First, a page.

Cassie De Pecol is the youngest and first woman to visit every country in the world. She holds the world record for the fastest person to travel to all 196 countries, doing it in less than two years.
Cassie quit her job and found ways to fund her trip through sponsorships, endorsements and saved $10,000 from baby-sitting. In total Cassie budgeted $198,000 for her adventures and set off in July 2015. Cassie’s goal is to leverage the media attention from her trip to promote peace through sustainable tourism.
“My goal was to prove to you how kind and hospitable people all over the world are, but specifically in regions that many people consider to be dangerous,” De Pecol wrote on her website.
“It is my hope that, through traveling alone as a blonde, American woman, I’ve been able to respectfully introduce you to a completely different perspective of the world and it’s people; the safety, kindness, and the similarities of 99 percent of people around the world. In portraying this, I’ve had to let go of all of my fears and trust in people, trust in strangers, and trust in the unknown, and it’s proved to be an powerfully rewarding experience.”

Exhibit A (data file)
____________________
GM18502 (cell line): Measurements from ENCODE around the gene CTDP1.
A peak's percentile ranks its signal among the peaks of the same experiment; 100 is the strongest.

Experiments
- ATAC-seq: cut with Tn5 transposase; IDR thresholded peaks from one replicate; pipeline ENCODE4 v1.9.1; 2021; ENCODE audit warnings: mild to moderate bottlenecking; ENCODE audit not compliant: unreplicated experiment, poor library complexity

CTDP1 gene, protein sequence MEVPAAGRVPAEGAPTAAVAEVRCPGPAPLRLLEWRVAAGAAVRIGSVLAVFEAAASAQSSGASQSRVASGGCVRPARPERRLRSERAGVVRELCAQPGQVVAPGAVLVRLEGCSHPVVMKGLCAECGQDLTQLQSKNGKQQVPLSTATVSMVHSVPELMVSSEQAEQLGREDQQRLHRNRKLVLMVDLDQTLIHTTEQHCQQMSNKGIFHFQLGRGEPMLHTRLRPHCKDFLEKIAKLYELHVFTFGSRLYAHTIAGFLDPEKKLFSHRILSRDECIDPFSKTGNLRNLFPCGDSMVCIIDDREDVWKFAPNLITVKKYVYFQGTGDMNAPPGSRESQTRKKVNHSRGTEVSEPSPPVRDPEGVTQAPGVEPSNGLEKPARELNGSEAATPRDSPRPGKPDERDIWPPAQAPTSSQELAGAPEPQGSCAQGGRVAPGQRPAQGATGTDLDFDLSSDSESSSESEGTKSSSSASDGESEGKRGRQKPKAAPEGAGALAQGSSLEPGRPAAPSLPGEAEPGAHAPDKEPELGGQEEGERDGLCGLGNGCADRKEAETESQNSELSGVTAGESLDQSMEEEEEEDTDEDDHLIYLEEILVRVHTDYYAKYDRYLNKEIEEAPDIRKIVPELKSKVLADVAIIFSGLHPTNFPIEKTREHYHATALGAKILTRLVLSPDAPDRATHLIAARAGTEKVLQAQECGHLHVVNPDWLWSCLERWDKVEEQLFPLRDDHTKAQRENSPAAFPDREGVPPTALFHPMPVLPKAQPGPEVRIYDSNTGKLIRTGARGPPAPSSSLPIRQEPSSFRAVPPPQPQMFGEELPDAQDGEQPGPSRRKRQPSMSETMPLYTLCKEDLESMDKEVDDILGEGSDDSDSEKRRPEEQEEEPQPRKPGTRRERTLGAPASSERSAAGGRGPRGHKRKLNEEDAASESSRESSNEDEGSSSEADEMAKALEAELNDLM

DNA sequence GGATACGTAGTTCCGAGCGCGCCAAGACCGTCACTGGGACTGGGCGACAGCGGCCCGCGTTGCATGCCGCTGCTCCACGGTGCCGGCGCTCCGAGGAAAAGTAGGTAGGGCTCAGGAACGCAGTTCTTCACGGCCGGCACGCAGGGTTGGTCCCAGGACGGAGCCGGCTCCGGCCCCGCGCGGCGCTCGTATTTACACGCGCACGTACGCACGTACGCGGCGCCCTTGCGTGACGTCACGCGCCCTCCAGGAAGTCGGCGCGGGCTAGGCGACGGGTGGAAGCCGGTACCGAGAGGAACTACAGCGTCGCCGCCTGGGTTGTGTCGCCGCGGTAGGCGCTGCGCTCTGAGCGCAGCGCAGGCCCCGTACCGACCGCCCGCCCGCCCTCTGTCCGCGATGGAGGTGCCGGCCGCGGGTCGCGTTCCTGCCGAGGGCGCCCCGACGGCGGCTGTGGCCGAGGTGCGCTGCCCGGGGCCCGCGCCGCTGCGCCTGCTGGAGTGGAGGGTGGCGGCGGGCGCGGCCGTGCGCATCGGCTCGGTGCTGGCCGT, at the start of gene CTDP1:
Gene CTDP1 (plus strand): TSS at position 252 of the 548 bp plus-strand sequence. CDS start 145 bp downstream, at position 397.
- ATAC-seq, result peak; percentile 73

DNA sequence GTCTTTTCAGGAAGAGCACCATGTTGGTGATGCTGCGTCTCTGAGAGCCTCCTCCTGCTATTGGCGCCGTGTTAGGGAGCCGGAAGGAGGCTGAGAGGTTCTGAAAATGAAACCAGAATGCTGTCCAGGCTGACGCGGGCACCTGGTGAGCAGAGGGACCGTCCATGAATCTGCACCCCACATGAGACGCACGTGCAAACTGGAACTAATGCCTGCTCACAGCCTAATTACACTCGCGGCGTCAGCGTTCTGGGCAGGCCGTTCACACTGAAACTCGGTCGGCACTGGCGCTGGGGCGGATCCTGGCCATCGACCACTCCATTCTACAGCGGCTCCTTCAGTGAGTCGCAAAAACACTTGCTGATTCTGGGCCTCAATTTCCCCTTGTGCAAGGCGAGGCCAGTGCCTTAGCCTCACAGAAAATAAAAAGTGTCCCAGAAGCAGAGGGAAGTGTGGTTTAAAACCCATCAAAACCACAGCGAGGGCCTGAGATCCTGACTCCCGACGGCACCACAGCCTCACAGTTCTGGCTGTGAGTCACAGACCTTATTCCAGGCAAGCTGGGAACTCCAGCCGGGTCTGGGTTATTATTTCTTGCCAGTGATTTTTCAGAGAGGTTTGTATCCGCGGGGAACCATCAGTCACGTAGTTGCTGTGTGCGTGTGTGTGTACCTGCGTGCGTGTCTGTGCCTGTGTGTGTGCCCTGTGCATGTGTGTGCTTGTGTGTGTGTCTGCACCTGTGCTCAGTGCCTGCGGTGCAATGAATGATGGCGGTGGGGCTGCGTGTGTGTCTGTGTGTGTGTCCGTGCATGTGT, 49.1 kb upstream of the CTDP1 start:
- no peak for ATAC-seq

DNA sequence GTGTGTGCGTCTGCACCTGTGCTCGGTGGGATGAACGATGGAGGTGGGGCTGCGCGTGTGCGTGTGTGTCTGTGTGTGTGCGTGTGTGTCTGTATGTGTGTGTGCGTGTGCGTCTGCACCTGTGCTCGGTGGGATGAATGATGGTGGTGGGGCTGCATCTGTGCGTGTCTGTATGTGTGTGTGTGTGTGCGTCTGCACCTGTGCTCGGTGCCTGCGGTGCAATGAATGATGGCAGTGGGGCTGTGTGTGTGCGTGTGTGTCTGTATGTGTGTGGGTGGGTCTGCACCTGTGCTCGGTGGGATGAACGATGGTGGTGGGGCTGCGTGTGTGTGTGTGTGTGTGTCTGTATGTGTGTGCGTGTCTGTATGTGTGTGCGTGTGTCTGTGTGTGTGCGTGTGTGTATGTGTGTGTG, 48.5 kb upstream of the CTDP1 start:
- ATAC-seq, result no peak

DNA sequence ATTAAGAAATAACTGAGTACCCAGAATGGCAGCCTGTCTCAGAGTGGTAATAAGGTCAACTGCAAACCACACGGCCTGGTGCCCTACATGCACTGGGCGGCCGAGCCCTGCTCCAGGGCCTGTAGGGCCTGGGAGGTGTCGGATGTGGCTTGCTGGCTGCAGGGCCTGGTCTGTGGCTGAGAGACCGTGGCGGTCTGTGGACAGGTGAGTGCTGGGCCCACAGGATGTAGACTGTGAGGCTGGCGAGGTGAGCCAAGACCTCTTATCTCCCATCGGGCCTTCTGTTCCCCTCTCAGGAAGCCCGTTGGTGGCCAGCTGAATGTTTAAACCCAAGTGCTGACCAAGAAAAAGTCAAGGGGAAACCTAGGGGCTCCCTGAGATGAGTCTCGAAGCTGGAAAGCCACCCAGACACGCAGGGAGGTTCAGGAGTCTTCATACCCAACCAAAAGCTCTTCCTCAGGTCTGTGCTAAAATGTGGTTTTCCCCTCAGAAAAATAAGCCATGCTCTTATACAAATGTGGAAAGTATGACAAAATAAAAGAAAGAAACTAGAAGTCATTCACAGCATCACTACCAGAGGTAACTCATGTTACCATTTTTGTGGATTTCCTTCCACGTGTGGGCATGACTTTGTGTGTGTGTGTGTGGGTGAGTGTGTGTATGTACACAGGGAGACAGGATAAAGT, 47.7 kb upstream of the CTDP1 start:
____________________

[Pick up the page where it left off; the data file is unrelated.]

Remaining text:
Though she enjoyed every one of the 196 countries she travelled solo to, De Pecol picked top 7 must-see places every traveller alike should explore.
“To experience northern African culture with a Middle Eastern feel and an immense amount of archaeological history.”
“To see some of the bluest water, whitest sand, and most stunning sand banks in the world.”
De Pecol thinks you have to visit Peru to experience the Amazon rainforest and Aguas Calientes, the closest access point to the historical site of Machu Picchu.
“To get the true sense of raw, authentic Asian culture, and for the food.”
“To be immersed in the remote wilderness and to ride the wild horses.”
“Monkeys, fresh fruit, good music, and volcanoes,”De Pecol said. “Need I say more?”
“To learn the ethics of peaceful living,” she said. “The pilgrimage [to Paro Taktsang] was something out of Avatar, a dream to trek through low-hanging clouds and a harrowing drop at any given moment on either side. Prayer flags swayed through the pines, prayer wheels spinning in the breeze, and tsa-tsas (asked of the dead) wedged between crevices of stone.”